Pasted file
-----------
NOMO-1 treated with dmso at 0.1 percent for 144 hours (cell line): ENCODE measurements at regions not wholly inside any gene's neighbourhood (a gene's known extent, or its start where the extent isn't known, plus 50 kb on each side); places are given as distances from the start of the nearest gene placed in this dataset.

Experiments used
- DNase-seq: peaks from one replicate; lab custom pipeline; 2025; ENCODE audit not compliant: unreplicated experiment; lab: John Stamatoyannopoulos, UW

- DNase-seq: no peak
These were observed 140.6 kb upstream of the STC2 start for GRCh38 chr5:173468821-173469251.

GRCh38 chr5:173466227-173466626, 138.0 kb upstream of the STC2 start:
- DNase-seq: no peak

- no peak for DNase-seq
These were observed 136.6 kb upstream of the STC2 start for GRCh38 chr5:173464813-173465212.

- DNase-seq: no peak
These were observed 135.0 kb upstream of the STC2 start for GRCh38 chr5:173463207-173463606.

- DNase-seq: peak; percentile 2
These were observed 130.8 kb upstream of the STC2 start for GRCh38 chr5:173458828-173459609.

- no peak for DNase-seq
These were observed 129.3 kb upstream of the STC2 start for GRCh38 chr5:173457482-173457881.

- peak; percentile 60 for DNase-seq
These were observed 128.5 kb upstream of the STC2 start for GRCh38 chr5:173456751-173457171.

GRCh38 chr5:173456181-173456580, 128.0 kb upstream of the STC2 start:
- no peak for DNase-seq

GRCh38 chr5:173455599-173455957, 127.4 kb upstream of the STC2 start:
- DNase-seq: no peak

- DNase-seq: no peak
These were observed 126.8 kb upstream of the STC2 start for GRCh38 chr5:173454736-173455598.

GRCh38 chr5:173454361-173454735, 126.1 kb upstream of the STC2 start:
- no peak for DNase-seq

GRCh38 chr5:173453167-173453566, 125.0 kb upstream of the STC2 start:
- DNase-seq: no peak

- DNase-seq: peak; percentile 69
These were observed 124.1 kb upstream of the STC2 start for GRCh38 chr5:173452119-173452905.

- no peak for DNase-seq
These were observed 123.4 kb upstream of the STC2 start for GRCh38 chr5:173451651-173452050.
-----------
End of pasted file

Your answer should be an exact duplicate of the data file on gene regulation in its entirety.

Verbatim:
NOMO-1 treated with dmso at 0.1 percent for 144 hours (cell line): ENCODE measurements at regions not wholly inside any gene's neighbourhood (a gene's known extent, or its start where the extent isn't known, plus 50 kb on each side); places are given as distances from the start of the nearest gene placed in this dataset.

Experiments used
- DNase-seq: peaks from one replicate; lab custom pipeline; 2025; ENCODE audit not compliant: unreplicated experiment; lab: John Stamatoyannopoulos, UW

- DNase-seq: no peak
These were observed 140.6 kb upstream of the STC2 start for GRCh38 chr5:173468821-173469251.

GRCh38 chr5:173466227-173466626, 138.0 kb upstream of the STC2 start:
- DNase-seq: no peak

- no peak for DNase-seq
These were observed 136.6 kb upstream of the STC2 start for GRCh38 chr5:173464813-173465212.

- DNase-seq: no peak
These were observed 135.0 kb upstream of the STC2 start for GRCh38 chr5:173463207-173463606.

- DNase-seq: peak; percentile 2
These were observed 130.8 kb upstream of the STC2 start for GRCh38 chr5:173458828-173459609.

- no peak for DNase-seq
These were observed 129.3 kb upstream of the STC2 start for GRCh38 chr5:173457482-173457881.

- peak; percentile 60 for DNase-seq
These were observed 128.5 kb upstream of the STC2 start for GRCh38 chr5:173456751-173457171.

GRCh38 chr5:173456181-173456580, 128.0 kb upstream of the STC2 start:
- no peak for DNase-seq

GRCh38 chr5:173455599-173455957, 127.4 kb upstream of the STC2 start:
- DNase-seq: no peak

- DNase-seq: no peak
These were observed 126.8 kb upstream of the STC2 start for GRCh38 chr5:173454736-173455598.

GRCh38 chr5:173454361-173454735, 126.1 kb upstream of the STC2 start:
- no peak for DNase-seq

GRCh38 chr5:173453167-173453566, 125.0 kb upstream of the STC2 start:
- DNase-seq: no peak

- DNase-seq: peak; percentile 69
These were observed 124.1 kb upstream of the STC2 start for GRCh38 chr5:173452119-173452905.

- no peak for DNase-seq
These were observed 123.4 kb upstream of the STC2 start for GRCh38 chr5:173451651-173452050.